A homemade LISN for precompliance conducted emission tests on DC-DC power supplies

Performing precompliance measurements on power supplies requires using a line impedance stabilization network (LISN) for results that can be compared to limit values. While LISNs are standard in any precompliance lab, often no LISN is available for early R&D testing. If high accuracy is not your goal and you just need a simple tool for debugging, you can build your own LISN. Rohde & Schwarz oscilloscopes with powerful FFT analysis, are ideal for optimizing EMI filters or debugging unwanted emissions during development.

R&S®RTO2064 oscilloscope with DC LISN
R&S®RTO2064 oscilloscope with DC LISN

Your task

If CE measurements are performed too late in the design process, the result is often a partial product redesign. Performing conducted emission tests at an earlier stage in the development cycle can drastically reduce the redesign risk. Debugging conducted emissions requires a highly flexible instrument that can measure the spectrum with sufficient sensitivity.

A LISN is also required to decouple the device under test (DUT) from the external supply and have defined impedance for the DUT input. This provides the user with reproducible measurement results. A dedicated DC-LISN for compliance testing is available from different suppliers. However, a high-performance LISN is not required for CE debugging. A homemade LISN can be used to debug conducted emissions.

Rohde & Schwarz and Würth eiSos cooperate on application related tasks.
Rohde & Schwarz and Würth eiSos cooperate on application related tasks.

Rohde & Schwarz solution

Rohde & Schwarz oscilloscopes are the instruments of choice for designing power electronics and offer designers the sensitivity and flexibility they need. Rohde & Schwarz oscilloscopes offer powerful and easy-to-use FFT analysis for measuring the magnitude of the frequency component. At the same time, the user can see the time domain signals, enabling correlation of unwanted spectral emissions with time domain events.

When combined with a homemade DC-LISN, the oscilloscopes create a powerful measurement setup for early conducted emission tests of power electronics designs with no need for additional expensive equipment. This is particularly helpful, if no dedicated equipment such as an EMI receiver is available in the R&D lab. The homemade DC-LISN from Würth is a very flexible dual DC-LISN solution for positive and negative supply lines.

The main idea is a setup harmonized to support precompliance measurements. The oscilloscope is a dedicated precompliance measurement tool that, together with the homemade LISN, keeps the setup simple, low cost and provides sufficient performance to analyze EMI problems at the very start of the design phase.

Precompliance measurement setup with a homemade DC-LISN
Precompliance measurement setup with a homemade DC-LISN
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Device setup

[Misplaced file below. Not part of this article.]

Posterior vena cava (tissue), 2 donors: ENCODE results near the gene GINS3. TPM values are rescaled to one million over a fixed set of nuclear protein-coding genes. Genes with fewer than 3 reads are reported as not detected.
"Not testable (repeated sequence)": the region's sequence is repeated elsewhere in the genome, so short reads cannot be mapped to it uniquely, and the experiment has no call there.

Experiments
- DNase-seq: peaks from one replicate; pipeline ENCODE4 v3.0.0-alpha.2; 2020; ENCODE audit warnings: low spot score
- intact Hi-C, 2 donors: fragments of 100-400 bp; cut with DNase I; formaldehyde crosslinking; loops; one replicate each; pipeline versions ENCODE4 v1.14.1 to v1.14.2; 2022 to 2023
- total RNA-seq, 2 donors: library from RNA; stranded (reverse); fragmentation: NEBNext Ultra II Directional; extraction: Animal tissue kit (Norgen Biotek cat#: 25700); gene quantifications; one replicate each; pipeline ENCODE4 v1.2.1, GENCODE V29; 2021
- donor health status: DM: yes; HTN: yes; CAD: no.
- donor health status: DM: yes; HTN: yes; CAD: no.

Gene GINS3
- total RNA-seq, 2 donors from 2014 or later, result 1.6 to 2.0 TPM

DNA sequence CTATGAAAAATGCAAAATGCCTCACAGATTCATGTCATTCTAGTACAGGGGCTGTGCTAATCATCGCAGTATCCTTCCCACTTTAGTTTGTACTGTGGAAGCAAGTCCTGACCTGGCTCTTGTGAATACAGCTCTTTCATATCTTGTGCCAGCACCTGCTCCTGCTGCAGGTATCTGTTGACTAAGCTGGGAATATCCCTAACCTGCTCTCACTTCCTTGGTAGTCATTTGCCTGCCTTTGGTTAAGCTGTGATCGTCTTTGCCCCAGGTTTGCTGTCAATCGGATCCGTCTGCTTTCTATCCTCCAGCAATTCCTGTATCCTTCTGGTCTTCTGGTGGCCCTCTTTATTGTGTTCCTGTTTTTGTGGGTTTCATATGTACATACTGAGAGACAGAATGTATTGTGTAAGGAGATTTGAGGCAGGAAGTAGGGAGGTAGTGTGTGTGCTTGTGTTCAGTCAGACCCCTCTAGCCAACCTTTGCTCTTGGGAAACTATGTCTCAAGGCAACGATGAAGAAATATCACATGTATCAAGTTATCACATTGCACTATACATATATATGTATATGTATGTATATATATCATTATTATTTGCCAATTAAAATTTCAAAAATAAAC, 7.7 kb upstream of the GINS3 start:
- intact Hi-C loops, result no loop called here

The LISN must be connected between the device under test and the external power supply to measure a power supply’s conducted emissions. The LISN coaxial output must be connected to the oscilloscope with a coaxial cable with 50 Ω input impedance and activated at the oscilloscope to ensure proper matching. The following steps must be carried out on the oscilloscope to measure the spectrum:

  • Activate the FFT function and configure the maximum and minimum frequencies as well as the resolution bandwidth
  • Adjust the vertical sensitivity in the time domain window to prevent overdrive in the input channel when the device under test is powered
  • Switch off the power supplying the DUT for a reference measurement. This reveals the noise floor of the setup which is not coming from the DUT
  • Switch on the power again and take a measurement. Verify against known conducted emission limits for the DUT on both power conductors. Account for any added LISN attenuation

Case study – homemade DC-LISN performance

The two screenshots below show a conducted emission measurement using the R&S®RTO2064 oscilloscope with a standard-compliant, off-the-shelf LISN and the homemade LISN designed by Würth Elektronik eiSos GmbH & Co. KG.

Channel 1 and channel 2 display the measured time domain signals on the LISN’s positive and the negative terminals. The LISN attenuates these signals by a factor of 10 dB, which has to be taken into account when comparing with emission limits. The math channels M3 and M4 show the spectrum in dBμV on the DUT input terminal. The noise spectrum generated at the input of the DC-DC converter is clearly visible.

Conducted emission measurements with the Würth LISN show that the max hold spectrum on the input line is very close across the entire frequency spectrum compared to the results from the off-the-shelf LISN.

Summary

The Rohde & Schwarz oscilloscope with its fast and efficient FFT function together with the homemade DC-LISN from Würth is great for EMI debugging and is a low cost solution for the design phase of power electronics. It can save a lot of time and money with early EMI evaluation. A dedicated DC-LISN is not required for compliance testing. This makes EMI compliance more likely and eliminates the need for a fundamental redesign of the product after failure.

See also:
www.rohde-schwarz.com/oscilloscopes

EMI spectrum with an off-the-shelf DC-LISN
EMI spectrum with an off-the-shelf DC-LISN
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EMI spectrum with homemade LISN (Würth design)
EMI spectrum with homemade LISN (Würth design)
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Additional Files

Design Files

Download a ZIP with Schematics, Assembly, Layout and BOM details after registration.

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